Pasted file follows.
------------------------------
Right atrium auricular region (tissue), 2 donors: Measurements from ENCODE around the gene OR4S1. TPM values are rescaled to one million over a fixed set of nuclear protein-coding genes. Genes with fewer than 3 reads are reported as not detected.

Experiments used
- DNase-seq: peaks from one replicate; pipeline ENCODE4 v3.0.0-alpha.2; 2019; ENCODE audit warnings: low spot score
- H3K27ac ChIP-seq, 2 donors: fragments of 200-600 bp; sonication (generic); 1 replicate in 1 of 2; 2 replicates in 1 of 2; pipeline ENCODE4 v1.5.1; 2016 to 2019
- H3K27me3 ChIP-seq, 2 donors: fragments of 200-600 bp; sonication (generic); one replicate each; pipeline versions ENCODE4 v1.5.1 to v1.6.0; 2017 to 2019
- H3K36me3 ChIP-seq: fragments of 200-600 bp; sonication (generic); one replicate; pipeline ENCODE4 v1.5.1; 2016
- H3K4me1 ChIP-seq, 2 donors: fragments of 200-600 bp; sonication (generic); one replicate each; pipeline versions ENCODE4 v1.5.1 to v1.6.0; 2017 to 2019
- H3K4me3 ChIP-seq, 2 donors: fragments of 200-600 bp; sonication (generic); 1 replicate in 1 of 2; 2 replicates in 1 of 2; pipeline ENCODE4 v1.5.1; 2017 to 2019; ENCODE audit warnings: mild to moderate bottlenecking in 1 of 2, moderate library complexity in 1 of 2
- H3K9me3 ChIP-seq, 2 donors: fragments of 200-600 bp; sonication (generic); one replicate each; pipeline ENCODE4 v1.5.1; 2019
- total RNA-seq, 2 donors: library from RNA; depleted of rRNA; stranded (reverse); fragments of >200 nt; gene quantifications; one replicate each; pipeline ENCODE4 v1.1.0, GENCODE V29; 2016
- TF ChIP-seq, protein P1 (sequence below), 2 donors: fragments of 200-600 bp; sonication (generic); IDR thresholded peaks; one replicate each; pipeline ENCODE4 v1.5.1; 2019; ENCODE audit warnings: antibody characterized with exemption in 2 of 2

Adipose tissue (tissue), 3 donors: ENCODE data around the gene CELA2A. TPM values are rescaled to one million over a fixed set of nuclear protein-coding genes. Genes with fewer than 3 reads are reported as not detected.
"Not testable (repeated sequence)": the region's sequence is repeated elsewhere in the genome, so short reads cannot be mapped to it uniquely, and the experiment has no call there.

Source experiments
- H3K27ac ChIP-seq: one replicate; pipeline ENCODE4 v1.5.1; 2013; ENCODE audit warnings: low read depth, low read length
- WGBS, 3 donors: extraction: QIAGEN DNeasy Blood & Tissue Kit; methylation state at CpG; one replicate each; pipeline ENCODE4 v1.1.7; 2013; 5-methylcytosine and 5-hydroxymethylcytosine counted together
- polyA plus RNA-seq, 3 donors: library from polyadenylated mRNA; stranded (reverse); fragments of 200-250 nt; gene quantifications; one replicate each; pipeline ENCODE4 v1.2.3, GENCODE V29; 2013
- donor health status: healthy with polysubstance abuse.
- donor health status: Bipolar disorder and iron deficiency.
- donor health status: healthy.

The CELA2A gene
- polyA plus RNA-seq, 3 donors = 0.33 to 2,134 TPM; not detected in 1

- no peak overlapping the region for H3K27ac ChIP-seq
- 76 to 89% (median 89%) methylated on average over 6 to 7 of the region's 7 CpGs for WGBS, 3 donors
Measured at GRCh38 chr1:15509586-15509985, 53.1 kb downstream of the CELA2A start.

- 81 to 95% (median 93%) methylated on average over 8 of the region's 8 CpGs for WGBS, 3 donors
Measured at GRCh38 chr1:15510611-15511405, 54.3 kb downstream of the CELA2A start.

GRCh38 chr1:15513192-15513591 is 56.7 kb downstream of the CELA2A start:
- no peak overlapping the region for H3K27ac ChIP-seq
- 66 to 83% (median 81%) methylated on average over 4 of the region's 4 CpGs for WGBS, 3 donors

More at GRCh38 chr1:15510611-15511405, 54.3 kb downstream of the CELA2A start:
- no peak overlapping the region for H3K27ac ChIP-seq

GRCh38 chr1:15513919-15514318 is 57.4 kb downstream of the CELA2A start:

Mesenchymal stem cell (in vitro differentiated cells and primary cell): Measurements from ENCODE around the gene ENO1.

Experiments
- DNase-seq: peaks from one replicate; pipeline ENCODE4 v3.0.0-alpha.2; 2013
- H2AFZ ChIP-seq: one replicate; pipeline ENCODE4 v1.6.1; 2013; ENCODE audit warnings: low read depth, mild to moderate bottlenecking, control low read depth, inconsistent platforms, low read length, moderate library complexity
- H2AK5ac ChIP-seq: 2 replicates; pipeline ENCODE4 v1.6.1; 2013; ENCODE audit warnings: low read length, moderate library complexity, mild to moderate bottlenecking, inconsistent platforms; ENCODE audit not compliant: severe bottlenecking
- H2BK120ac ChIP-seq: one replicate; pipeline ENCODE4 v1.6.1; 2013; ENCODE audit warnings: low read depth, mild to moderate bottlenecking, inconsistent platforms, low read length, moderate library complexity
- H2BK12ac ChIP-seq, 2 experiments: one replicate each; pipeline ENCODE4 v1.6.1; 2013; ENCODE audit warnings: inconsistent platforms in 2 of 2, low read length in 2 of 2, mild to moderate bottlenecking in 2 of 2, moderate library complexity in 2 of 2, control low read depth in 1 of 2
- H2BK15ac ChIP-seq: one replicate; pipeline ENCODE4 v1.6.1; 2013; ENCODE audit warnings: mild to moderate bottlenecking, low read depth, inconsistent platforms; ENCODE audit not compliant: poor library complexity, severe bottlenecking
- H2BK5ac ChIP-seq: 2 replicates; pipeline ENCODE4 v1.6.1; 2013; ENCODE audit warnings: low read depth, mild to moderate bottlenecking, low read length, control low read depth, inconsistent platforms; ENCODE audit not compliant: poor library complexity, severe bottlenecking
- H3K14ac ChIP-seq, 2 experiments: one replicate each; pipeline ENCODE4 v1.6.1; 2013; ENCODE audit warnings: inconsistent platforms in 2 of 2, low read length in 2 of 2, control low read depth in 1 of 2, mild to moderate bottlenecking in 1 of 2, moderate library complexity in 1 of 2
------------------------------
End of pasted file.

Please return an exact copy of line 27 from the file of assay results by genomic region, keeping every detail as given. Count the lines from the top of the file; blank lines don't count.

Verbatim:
Measured at GRCh38 chr1:15510611-15511405, 54.3 kb downstream of the CELA2A start.